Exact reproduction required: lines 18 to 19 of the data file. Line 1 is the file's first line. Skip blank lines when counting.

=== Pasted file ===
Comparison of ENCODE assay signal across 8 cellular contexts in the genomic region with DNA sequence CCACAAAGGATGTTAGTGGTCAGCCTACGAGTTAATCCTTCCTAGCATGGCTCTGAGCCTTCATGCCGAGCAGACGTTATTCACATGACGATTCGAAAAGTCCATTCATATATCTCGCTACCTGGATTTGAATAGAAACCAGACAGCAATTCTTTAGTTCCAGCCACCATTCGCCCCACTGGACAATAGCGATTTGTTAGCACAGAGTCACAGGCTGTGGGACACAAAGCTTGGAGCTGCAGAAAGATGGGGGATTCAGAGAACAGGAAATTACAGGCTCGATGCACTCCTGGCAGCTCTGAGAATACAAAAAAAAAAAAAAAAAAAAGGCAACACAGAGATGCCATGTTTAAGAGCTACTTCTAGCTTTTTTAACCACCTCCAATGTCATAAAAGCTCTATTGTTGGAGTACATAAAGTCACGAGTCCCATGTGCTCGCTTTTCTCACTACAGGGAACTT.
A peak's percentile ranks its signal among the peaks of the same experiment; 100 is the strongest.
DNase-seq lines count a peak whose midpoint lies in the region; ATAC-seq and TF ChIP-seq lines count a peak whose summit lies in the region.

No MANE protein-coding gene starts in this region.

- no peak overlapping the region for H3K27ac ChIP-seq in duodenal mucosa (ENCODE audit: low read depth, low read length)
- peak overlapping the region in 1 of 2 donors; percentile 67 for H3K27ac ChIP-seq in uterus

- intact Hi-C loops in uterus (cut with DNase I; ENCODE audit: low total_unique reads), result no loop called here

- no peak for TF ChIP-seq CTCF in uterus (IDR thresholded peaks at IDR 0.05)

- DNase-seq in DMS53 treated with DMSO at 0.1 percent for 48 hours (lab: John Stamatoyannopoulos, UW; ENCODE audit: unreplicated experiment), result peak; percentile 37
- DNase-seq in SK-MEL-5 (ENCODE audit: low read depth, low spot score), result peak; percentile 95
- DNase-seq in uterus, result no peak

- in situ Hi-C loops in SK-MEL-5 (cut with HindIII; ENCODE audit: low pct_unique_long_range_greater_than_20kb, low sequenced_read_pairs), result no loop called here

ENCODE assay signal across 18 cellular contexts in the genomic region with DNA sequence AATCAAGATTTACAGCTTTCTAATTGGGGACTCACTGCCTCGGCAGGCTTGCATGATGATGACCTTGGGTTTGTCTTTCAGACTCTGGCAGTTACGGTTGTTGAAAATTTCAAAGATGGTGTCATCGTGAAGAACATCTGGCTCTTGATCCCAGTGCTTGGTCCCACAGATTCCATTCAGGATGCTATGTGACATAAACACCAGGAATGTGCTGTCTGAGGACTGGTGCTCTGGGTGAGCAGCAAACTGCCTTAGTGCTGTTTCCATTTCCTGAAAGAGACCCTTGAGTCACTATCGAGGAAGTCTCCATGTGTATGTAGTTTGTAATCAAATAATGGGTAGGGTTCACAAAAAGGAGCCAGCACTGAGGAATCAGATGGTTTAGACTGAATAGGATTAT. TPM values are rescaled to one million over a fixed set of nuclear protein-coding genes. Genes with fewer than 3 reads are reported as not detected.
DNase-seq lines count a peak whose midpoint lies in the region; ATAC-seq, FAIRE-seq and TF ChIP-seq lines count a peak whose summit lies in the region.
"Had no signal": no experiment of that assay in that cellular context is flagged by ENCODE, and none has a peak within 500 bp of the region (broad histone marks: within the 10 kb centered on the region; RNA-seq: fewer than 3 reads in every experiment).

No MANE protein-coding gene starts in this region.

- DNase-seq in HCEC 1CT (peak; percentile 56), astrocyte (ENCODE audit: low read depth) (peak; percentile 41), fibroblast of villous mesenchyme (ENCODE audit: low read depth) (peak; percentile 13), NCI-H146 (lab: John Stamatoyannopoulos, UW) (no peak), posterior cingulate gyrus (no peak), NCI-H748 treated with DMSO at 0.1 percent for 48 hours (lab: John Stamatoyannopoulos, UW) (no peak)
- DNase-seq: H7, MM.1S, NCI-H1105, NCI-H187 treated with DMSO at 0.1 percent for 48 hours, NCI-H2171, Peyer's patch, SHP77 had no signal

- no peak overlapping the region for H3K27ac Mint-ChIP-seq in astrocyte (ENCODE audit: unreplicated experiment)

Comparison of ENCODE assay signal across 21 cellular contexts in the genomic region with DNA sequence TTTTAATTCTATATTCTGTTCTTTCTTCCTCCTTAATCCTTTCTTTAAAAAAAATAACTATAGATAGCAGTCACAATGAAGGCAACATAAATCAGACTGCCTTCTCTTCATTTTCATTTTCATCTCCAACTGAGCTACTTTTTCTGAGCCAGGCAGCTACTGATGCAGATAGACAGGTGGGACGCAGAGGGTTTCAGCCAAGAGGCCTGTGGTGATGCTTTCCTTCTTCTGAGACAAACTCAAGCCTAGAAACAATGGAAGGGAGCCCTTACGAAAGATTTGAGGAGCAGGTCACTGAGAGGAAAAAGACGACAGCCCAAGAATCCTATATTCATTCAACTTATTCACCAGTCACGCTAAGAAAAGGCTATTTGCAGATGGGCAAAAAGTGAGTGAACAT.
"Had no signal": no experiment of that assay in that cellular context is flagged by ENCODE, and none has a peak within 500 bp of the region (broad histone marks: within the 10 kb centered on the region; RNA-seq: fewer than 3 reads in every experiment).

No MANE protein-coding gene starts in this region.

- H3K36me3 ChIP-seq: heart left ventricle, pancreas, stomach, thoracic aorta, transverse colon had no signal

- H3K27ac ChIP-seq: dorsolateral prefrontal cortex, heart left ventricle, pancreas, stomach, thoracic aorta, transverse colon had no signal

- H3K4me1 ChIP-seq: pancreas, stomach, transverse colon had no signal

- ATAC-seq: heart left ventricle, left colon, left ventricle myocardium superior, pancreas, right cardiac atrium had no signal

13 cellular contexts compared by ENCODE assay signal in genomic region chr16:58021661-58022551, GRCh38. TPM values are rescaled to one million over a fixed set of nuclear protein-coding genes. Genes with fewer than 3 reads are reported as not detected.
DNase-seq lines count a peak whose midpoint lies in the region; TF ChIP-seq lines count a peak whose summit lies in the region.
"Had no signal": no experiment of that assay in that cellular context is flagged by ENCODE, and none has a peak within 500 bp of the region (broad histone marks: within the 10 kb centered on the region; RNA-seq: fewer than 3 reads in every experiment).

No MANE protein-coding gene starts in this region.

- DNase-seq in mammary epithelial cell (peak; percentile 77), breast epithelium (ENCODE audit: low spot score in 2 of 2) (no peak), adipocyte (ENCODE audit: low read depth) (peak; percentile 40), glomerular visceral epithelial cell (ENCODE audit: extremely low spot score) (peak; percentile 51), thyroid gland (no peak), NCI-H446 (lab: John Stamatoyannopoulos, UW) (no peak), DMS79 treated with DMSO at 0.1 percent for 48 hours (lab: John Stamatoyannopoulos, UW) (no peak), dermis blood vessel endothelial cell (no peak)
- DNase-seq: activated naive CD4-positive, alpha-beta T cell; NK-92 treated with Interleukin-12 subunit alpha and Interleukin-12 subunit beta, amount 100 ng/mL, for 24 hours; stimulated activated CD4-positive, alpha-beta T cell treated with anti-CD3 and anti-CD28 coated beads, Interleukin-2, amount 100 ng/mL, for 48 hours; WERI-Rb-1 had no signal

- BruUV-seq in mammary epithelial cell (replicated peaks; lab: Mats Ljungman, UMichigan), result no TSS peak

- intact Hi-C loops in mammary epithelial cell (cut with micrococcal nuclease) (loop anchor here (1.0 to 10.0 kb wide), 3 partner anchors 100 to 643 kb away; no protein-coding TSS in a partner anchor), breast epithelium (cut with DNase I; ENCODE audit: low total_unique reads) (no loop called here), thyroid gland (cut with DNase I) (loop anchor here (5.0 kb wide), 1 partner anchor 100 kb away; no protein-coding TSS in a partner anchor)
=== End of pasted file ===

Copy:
- DNase-seq: H7, MM.1S, NCI-H1105, NCI-H187 treated with DMSO at 0.1 percent for 48 hours, NCI-H2171, Peyer's patch, SHP77 had no signal

- no peak overlapping the region for H3K27ac Mint-ChIP-seq in astrocyte (ENCODE audit: unreplicated experiment)